“Pours cloudy and light-colored, burnt orange, with a medium-thick foam. It is an unfiltered brew lending itself to a light sediment. Mild, floral aroma.

Upon first taste it is refreshing, with a light citrus complexion. Notes of orange or clementine, though an overall mild flavoring. The foam is ever-present, delivering the hops from the first touch of the lips to the back of the throat. Hops lace the tip of the quick drinker’s tongue while the more inclined to savor will experience a malty after taste. A refreshing, non-abrasive IPA that’s neither too tart nor too bitter.”


Today, Tom has helped bring Candia Road Brewing a long way. He says he brewed his first batch of beer on a hot plate in the back of the shop – now they have five fermenters, and produce just  under 500 barrels a year.

Tom is modest about the brewery’s success. He says his research was not confined to literary studies; he also has his customers to thank.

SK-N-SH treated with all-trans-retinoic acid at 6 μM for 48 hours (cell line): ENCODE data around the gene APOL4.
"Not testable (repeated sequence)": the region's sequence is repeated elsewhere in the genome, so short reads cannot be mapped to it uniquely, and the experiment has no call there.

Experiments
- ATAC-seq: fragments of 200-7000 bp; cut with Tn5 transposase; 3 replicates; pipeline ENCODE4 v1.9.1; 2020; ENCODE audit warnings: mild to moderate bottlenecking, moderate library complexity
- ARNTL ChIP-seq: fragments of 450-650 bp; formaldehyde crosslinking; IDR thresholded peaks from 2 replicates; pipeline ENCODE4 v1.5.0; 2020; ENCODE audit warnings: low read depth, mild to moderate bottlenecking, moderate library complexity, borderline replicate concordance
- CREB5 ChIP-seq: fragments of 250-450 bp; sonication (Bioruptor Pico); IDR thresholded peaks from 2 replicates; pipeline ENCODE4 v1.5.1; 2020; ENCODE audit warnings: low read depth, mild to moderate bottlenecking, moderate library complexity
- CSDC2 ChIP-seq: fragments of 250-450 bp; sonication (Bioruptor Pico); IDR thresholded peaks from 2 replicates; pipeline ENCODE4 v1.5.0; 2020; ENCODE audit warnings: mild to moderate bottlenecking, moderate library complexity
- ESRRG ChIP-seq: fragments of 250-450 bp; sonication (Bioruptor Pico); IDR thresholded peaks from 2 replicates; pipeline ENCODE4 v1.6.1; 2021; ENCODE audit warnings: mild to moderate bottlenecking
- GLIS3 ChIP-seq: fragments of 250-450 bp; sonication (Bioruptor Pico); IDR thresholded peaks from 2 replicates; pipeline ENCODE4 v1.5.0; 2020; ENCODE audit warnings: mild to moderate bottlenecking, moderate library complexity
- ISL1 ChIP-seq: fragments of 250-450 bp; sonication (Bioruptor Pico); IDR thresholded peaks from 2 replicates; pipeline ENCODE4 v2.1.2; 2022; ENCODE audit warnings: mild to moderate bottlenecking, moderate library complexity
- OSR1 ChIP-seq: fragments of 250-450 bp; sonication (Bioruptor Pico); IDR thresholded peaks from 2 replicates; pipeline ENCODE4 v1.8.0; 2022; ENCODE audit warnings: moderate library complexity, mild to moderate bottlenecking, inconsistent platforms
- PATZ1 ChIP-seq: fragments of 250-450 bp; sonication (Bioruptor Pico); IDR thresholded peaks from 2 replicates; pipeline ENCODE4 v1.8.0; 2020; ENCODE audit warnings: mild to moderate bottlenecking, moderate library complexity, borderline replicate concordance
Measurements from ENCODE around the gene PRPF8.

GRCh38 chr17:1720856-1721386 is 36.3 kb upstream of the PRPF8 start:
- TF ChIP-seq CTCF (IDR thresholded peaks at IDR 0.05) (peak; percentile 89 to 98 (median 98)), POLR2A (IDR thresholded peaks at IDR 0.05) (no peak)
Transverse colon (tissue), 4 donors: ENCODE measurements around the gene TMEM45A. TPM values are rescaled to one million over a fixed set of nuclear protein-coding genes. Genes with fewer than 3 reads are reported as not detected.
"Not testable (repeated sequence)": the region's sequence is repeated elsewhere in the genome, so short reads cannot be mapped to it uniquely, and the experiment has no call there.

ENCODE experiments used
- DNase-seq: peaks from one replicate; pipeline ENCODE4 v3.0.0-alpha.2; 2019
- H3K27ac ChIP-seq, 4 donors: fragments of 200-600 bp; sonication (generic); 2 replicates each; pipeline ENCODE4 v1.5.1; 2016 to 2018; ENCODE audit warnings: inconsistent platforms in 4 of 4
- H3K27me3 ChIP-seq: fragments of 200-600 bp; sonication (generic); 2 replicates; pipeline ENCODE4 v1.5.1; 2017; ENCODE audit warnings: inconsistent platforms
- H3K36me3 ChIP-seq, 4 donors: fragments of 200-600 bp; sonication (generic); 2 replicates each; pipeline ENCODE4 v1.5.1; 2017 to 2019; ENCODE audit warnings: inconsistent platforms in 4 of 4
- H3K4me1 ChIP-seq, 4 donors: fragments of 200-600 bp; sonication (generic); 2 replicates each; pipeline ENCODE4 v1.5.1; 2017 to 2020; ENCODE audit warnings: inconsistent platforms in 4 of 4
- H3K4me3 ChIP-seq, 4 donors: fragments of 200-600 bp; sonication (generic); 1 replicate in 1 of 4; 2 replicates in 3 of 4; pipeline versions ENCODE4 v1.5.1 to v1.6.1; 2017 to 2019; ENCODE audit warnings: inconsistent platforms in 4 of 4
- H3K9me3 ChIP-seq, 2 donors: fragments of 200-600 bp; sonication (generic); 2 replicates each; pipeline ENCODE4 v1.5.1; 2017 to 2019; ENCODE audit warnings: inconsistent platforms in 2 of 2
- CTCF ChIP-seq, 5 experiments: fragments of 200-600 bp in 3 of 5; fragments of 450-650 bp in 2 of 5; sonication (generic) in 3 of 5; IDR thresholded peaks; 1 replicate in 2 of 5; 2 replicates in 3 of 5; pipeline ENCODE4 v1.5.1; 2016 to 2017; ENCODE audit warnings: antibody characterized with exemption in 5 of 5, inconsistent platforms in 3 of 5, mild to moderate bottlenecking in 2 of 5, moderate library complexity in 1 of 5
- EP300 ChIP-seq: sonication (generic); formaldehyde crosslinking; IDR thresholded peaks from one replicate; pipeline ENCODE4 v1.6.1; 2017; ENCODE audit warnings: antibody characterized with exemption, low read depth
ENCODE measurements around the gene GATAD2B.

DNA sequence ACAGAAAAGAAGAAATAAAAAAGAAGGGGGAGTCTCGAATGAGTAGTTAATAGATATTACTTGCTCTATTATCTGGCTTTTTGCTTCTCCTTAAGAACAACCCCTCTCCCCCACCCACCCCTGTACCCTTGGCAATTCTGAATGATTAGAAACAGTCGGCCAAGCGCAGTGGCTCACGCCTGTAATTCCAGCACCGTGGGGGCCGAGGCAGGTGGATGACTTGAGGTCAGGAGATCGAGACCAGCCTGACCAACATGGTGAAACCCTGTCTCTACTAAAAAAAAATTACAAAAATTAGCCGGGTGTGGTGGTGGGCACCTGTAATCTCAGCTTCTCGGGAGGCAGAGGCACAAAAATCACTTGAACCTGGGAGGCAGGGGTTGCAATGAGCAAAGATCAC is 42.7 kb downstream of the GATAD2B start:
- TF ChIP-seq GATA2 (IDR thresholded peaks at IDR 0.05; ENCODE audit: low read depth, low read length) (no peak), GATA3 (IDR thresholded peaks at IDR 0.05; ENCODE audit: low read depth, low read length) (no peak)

“Almost everything I’ve learned, I’ve learned from people coming here. There’s a lot of guys and girls coming in here who’ve been doing this a lot longer than I have, and are a lot better at it than I am. They’re just good resources and I think that’s a huge advantage,” says Tom.

Steve (left) and Tom, the force behind Nepenthe Ales. Photo/Eli Maroney

Candia Road Brewing is a community, an exercise in collaboration, explains Tom. “That’s how I know how to do everything I know how to do right now – just associating every day with people who like to do what I like to do, and getting ideas from people who have thought of something I haven’t thought of.”

Tom celebrates the diversity of craft brewers who frequent his shop, and is still surprised at the way America’s new favorite pastime – beer, that is – brings people together.

“Customers who had no idea who each other were run into each other here all the time, and then they become friends,” says Tom. “They end up brewing together on a Saturday and sharing recipes with one another and asking, ‘what do you think about the whole 2:1 sulfate-to-chloride ratio for New England IPAs?’ and stuff like that.”